John Digweed: She’s got an endorsement deal.

    MM: What's your least favorite part?

    Nicole Moudaber: The intense traveling without any sleep. Sleeping is a luxury honestly. I think the last time I slept properly was back in January when I was in Thailand. But you know what, it all disappears once I get on stage. Once you get that whole flow of energy from the crowd, the pain goes away immediately. The tiredness in between gigs is fine, I can live with that.

    John Digweed: I think everyone has to travel to go to work. Someone at Virgin Trains has got far more to complain about with traveling than I do. For me, the hardest part is being away from my family. Traveling is part and parcel of everyone’s job, but this job takes me away from my family at special times.

    MM: Nicole, you closed a recent “In The Mood” podcast with a very interesting statement. “Hold your head high, and your middle finger higher! Most importantly, keep smiling baby!” Where do thoughts like that come from? It was very sweet.

    Nicole Moudaber: I know. Recently I've been showing my softer side. Sometimes people think I'm this animalian, insensitive person because of the way I look or because of the way I say things. Which I get, because I'm quite blunt. But recently I'm learning to be a bit softer.

    John Digweed: That's the Don Julio for you.

    Nicole Moudaber: He’s a good influence in my life. John you're so funny. The things that you were throwing on stage and before we got on, you’re actually funny and I didn't know this.

    John Digweed: I know. It's a hobby of mine. I'm doing stand up on the side.

    MM: Both of you are very high profile figures in the music industry and as high profile figures you have a lot of expectations placed on you. How do you handle these expectations?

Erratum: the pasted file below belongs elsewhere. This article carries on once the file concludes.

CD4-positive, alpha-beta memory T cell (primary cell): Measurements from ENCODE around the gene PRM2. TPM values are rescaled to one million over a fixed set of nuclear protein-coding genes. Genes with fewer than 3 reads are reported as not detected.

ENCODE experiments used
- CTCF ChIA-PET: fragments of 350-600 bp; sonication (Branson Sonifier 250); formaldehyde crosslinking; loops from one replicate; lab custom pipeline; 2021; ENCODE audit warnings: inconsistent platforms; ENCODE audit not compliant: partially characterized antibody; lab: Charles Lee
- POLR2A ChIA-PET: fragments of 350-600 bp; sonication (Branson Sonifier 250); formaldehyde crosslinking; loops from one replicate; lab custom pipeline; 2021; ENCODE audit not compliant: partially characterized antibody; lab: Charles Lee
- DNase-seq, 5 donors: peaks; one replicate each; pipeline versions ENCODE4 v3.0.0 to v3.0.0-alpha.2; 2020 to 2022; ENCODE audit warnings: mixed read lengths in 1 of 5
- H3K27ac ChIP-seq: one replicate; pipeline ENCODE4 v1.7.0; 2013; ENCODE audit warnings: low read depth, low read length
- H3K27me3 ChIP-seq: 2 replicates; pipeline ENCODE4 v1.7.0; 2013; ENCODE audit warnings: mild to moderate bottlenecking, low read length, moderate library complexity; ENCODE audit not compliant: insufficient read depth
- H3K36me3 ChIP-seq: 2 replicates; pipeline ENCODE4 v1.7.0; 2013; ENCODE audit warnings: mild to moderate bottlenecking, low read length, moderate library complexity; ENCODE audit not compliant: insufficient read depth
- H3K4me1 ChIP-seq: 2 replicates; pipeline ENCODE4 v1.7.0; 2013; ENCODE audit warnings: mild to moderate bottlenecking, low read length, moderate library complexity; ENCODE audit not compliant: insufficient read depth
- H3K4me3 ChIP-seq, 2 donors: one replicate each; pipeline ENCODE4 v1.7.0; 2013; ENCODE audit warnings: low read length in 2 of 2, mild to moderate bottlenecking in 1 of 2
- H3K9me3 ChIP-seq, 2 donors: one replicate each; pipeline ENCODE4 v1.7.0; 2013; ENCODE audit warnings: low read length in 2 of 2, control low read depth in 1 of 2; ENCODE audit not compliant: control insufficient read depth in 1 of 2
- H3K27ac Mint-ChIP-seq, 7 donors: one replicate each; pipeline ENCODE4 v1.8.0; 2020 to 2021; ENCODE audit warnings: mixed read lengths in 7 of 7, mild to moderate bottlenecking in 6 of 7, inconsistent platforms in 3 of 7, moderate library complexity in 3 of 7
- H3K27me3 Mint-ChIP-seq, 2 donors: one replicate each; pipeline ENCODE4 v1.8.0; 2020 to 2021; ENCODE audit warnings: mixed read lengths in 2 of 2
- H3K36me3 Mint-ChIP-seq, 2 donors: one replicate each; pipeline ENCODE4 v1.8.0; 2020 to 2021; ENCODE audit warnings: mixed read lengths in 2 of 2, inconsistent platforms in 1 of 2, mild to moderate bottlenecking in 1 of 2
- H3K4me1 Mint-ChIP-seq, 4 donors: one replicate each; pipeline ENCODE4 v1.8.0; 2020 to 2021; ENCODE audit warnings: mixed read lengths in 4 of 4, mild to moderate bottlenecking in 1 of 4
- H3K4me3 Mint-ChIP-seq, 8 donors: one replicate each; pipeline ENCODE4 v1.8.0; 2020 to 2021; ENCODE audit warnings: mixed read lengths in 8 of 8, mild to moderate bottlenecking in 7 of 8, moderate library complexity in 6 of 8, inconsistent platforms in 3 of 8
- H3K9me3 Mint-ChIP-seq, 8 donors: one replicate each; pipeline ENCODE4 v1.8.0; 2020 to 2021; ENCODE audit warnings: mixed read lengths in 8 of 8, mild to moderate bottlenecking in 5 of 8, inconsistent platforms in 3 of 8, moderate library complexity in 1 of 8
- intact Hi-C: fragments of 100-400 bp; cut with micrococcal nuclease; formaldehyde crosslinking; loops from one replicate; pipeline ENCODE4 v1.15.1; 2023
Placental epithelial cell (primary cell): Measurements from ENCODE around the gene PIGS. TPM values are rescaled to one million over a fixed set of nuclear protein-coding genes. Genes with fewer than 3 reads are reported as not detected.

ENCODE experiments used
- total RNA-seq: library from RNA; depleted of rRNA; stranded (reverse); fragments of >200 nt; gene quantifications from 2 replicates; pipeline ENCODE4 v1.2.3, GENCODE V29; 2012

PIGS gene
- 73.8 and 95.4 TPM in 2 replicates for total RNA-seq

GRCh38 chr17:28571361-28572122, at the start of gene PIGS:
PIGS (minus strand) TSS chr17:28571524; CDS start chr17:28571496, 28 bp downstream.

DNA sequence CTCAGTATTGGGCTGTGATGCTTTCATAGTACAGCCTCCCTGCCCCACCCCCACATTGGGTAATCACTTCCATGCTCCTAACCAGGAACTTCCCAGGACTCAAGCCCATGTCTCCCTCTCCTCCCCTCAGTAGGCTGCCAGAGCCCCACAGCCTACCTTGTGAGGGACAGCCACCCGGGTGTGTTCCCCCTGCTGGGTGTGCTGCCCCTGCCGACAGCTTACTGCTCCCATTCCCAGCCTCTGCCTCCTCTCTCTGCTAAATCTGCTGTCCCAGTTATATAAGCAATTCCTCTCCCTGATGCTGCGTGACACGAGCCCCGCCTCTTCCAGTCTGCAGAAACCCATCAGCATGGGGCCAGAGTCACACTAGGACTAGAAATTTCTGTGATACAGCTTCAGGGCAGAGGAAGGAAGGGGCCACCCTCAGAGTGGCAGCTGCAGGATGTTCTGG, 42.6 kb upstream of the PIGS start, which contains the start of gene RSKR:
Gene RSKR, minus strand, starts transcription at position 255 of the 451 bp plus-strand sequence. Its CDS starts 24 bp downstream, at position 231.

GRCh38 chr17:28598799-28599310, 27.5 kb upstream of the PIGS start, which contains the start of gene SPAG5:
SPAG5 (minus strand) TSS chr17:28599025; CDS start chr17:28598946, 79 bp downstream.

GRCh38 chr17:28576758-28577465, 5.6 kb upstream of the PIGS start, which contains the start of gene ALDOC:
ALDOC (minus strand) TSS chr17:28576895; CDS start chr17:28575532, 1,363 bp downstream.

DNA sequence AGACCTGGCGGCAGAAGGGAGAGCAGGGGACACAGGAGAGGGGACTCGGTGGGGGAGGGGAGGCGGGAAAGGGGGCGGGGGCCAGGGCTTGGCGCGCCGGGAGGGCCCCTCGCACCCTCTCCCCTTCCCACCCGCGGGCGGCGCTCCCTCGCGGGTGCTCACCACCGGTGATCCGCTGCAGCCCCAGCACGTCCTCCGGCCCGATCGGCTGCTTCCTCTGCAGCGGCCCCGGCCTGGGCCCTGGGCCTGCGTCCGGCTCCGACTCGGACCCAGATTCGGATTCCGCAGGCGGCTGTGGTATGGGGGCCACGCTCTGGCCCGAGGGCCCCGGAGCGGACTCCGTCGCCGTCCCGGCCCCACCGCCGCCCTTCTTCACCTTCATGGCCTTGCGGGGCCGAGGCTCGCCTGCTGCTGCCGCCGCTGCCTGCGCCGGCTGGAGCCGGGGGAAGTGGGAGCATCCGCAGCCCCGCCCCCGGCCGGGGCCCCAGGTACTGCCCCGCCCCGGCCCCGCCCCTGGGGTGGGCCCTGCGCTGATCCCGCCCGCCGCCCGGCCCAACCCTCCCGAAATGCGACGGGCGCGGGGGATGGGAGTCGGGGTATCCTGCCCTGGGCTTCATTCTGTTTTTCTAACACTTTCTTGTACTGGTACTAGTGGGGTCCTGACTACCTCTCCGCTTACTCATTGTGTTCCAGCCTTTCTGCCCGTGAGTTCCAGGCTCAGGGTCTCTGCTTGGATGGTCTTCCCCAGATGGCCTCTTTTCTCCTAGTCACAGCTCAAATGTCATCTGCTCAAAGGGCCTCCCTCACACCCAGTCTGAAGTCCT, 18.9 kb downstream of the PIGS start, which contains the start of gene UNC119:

John Digweed: I think the expectations are deserved because if you're on top of the bill at a club or a festival, people are paying money to come see you. You have to give 110% every gig. You should carry those expectations because it's important to deliver on them. I've always been very focused on what I do in the music world. If I’m giving my best and criticism comes, I can analyze it and go “well, I did my best and there’s nothing I can say about that.” I think, like with every public figure, we’re here for a reason. We’re only going to stay here as long as we continue to deliver and play our best all the time. If we slip below our standards we’re not going stay in our position.

    Nicole Moudaber: I can learn from him obviously because with my ups and downs, I'm very critical about myself. I'm not always at my best, because I have my own personal issues. It’s very difficult because I psych myself out. Sometimes I don’t want to get up there because I have emotional problems, or some other personal issue, but I’ve got to put on the face and the show must go on. So it’s a difficult job but sometimes getting up there is incredibly healing when you’re at your lowest. You see yourself in the way the crowd sees you.

     

    MM: What advice do you both have for people who are having a difficult time keeping their heads up?

    Nicole Moudaber: My first piece of advice is to have good friends around you. Good friends who don't judge you and who tell you like it is. My second piece of advice is to learn how to be by yourself once in a while. That way you can look at yourself and see why you’re obsessed with this, or bugging out about that, and figure out whatever is bothering you. Lastly, I recommend reading other people’s writing and listening to other people speak about their problems; so that you can learn that you’re not alone. 

     

     
     

    Eugene Stuckless

    REE FOR 
    © 2018 Magnetic Magazine